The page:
4) Implement a 360° development plan for diverse hires (manager & above): As I stated above, talent acquisition is a piece of the solution when it comes to diversifying corporate America. It is relatively easy to hire diverse candidates, but what do you do with them once they’re on board? Are they left to build their reputation through their work ethic and navigate corporate culture without guides or maps? Who is responsible for helping them build the right relationships? The reason why diverse hires don’t always do a great job of climbing the corporate ladder is that they don’t the access, relationships or networks that non-diverse hires often have. The success of an employee is based on the ability to manage (and master) these things.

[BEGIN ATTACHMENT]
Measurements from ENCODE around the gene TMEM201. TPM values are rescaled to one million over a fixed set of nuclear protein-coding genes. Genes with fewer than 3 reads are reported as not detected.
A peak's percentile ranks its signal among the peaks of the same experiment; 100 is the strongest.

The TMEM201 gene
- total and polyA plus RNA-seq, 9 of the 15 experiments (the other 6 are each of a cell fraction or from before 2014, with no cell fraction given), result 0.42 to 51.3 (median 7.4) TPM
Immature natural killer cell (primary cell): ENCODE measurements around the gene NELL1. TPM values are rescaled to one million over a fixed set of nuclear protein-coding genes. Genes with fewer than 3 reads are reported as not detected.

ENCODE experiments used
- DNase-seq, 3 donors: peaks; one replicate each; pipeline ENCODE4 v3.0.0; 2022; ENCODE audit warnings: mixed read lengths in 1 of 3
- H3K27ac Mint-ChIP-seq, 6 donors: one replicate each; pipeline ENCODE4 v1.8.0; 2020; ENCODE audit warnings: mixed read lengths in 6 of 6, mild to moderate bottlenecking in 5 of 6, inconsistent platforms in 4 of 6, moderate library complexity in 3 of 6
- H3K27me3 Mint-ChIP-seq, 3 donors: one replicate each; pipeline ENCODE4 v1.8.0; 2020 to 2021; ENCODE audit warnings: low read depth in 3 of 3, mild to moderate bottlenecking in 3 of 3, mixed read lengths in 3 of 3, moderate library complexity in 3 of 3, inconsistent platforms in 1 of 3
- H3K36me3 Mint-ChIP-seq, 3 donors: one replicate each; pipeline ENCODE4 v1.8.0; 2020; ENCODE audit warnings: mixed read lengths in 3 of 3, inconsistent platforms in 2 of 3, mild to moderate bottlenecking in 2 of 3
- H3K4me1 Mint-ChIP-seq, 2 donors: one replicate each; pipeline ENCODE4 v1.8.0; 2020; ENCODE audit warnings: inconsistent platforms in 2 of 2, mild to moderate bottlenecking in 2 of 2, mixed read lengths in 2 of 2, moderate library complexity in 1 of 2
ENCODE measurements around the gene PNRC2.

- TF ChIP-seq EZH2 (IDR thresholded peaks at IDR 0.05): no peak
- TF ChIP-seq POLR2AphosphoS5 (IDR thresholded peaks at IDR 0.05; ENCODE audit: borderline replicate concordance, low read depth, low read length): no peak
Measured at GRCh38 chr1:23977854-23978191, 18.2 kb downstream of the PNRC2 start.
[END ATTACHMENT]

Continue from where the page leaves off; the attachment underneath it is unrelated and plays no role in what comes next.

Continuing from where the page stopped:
I’m suggesting a comprehensive effort to look at the employee life cycle and come up with ways to fully integrate diverse hires into the culture. What things must they know during the first 90 days? What relationships are crucial for them to develop within their first 6 months? What hard skills and competencies must they master within the first year? What doors need to be opened to help them network externally? What meetings should they be included in? Arguably, this level of thoughtfulness should be employed with every single hire regardless of diversity status and no one should be left out. However, if there are challenges in attracting and retaining diverse talent, a 360° plan will help to engage and instill a sense of loyalty.